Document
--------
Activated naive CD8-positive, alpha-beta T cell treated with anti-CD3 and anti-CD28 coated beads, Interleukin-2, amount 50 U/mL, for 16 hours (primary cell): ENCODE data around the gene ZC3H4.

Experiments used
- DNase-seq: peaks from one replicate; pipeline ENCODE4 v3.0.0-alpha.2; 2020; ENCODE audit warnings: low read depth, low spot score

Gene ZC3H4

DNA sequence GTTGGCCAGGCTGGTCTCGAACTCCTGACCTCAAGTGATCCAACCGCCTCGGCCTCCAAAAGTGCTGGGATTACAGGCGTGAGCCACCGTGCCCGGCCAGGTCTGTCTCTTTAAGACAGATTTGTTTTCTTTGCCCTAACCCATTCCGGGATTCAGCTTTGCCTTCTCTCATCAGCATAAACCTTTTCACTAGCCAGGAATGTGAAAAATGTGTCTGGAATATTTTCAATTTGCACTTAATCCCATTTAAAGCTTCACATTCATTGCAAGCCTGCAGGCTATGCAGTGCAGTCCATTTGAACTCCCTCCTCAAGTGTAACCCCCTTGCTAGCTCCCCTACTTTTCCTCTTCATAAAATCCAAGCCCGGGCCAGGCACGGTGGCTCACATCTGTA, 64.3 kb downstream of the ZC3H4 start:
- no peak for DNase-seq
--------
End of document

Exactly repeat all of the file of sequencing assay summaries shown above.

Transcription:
Activated naive CD8-positive, alpha-beta T cell treated with anti-CD3 and anti-CD28 coated beads, Interleukin-2, amount 50 U/mL, for 16 hours (primary cell): ENCODE data around the gene ZC3H4.

Experiments used
- DNase-seq: peaks from one replicate; pipeline ENCODE4 v3.0.0-alpha.2; 2020; ENCODE audit warnings: low read depth, low spot score

Gene ZC3H4

DNA sequence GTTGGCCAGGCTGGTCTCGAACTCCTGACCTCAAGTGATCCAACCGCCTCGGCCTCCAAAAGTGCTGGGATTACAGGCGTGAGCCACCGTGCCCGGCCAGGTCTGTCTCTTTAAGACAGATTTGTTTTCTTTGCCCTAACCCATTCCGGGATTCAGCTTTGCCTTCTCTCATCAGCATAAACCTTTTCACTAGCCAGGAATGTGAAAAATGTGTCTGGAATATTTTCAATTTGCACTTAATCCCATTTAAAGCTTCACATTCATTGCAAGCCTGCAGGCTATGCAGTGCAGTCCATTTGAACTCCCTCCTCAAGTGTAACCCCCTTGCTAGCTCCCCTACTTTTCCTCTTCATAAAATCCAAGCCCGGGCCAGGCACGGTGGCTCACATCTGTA, 64.3 kb downstream of the ZC3H4 start:
- no peak for DNase-seq